Sunday, October 6th, 2002
Proclaim Your Joy
Mark Eitzel is one of my favorite songwriters of the last ten years, so I wasn’t going to let an opportunity to finally see him live slip by. An opening slot for Low was certainly better than nothing, though time-wise, that’s almost how it seemed. Scheduled for a 7:45 PM start time, Eitzel took the stage at around 10 minutes to, accompanied only by a percussionist. From note one, it was blissful. His world-weary baritone was in perfect form on both material from his solo career and the handful of American Music Club nuggets he trotted out. The only complaint was the brevity of the set – 35 minutes was not nearly enough and an encore wasn’t forthcoming despite the pleas of the audience. This is a man who needs to come back to town on a headlining bill, or failing that we need to go to him.
Disappointing as it was when Eitzel left the stage, Low offered up a worthy consolation prize. Taking slow and minimalist to a new extreme, Low played a hypnotizing and more than a little narcolepsy-inducing hour-fifteen set. The band shared a single set list. Percussion consisted of exactly one ride, one snare and one floor tom. Occasionally Mimi Parker would work a tambourine or handclaps into things. Less really is more with Low – despite the spareness of the sound, it always sounded full, there was never a sense of something missing. Everything – drums, guitar lines, bass, vocal harmonies – was in its right place. A very pleasant (and non-tinnitus-inducing!) different sort of show.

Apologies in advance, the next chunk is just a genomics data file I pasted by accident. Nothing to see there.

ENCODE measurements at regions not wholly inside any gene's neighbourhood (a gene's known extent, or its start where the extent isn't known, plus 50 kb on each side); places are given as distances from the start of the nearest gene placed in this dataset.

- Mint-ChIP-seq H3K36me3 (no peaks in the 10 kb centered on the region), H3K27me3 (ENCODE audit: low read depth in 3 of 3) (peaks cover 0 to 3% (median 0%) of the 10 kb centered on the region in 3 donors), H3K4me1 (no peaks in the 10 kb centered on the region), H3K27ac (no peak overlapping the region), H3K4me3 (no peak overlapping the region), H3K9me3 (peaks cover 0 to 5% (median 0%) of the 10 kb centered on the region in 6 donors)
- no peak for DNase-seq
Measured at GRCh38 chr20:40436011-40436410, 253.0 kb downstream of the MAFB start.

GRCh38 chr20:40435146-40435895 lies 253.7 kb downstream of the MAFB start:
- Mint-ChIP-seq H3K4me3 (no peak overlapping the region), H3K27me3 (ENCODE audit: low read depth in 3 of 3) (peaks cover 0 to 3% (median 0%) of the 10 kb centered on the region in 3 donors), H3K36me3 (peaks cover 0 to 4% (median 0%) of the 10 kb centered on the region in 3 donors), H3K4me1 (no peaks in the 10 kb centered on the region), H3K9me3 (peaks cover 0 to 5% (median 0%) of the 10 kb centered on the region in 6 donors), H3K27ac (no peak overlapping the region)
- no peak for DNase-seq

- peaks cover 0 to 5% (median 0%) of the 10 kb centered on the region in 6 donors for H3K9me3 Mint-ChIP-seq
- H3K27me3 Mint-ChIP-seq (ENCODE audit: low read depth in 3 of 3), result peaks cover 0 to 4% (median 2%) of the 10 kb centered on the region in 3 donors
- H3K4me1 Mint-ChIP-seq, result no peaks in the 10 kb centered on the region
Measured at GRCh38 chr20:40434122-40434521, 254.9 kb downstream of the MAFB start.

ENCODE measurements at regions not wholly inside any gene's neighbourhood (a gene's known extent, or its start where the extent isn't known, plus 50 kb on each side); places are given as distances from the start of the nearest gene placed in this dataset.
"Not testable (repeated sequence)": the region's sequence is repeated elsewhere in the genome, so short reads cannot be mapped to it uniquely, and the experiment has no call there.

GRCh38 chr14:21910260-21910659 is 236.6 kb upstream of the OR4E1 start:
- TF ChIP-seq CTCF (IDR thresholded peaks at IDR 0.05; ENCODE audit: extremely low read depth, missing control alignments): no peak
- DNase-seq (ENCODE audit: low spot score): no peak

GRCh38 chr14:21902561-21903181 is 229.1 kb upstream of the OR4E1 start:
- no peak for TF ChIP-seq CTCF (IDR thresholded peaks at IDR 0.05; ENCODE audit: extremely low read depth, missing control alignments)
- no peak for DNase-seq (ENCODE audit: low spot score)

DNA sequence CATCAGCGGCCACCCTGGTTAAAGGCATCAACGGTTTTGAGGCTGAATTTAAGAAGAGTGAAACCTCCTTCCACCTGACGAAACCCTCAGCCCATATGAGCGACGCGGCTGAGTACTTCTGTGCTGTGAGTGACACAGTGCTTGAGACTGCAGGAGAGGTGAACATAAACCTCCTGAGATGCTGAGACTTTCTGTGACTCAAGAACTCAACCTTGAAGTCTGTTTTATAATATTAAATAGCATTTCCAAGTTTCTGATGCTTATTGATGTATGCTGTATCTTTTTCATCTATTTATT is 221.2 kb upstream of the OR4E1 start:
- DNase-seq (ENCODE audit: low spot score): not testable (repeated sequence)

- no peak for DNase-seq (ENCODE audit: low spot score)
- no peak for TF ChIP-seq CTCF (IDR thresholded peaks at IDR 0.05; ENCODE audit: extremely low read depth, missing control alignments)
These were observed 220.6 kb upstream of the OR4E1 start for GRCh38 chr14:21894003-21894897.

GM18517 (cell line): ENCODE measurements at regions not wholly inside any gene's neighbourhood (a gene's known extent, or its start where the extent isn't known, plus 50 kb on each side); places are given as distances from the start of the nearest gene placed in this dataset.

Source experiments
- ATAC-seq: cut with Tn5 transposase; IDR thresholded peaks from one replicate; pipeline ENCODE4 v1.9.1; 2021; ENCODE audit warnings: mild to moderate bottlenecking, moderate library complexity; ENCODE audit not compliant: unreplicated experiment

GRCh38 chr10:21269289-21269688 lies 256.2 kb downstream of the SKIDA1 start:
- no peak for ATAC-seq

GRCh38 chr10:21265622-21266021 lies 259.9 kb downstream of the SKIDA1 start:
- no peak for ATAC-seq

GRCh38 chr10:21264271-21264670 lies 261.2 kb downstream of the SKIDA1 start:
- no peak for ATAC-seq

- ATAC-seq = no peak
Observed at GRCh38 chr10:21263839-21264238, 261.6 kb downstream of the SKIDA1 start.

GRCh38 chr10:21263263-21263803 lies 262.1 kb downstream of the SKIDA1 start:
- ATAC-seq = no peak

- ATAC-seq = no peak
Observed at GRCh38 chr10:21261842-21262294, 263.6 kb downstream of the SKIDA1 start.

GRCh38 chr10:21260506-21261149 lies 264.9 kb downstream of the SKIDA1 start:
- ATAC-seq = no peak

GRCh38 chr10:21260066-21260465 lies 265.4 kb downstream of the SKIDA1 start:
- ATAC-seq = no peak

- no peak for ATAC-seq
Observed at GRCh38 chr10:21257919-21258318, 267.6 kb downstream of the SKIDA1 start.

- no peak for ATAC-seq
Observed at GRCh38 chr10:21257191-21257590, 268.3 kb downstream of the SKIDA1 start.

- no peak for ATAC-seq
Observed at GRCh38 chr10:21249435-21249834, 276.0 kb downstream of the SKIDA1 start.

Guitars – Alan Sparhawk played Gretsch double-cutaway semi-hollow with Bigsby, 12-string acoustic and double-bound sunburst Fat Telecaster with rosewood neck, all into a blackface Fender Deluxe Reverb. Sounded like there was a Line6 delay modeler in the mix as well
np – Olivia Tremor Control / Presents : Singles And Beyond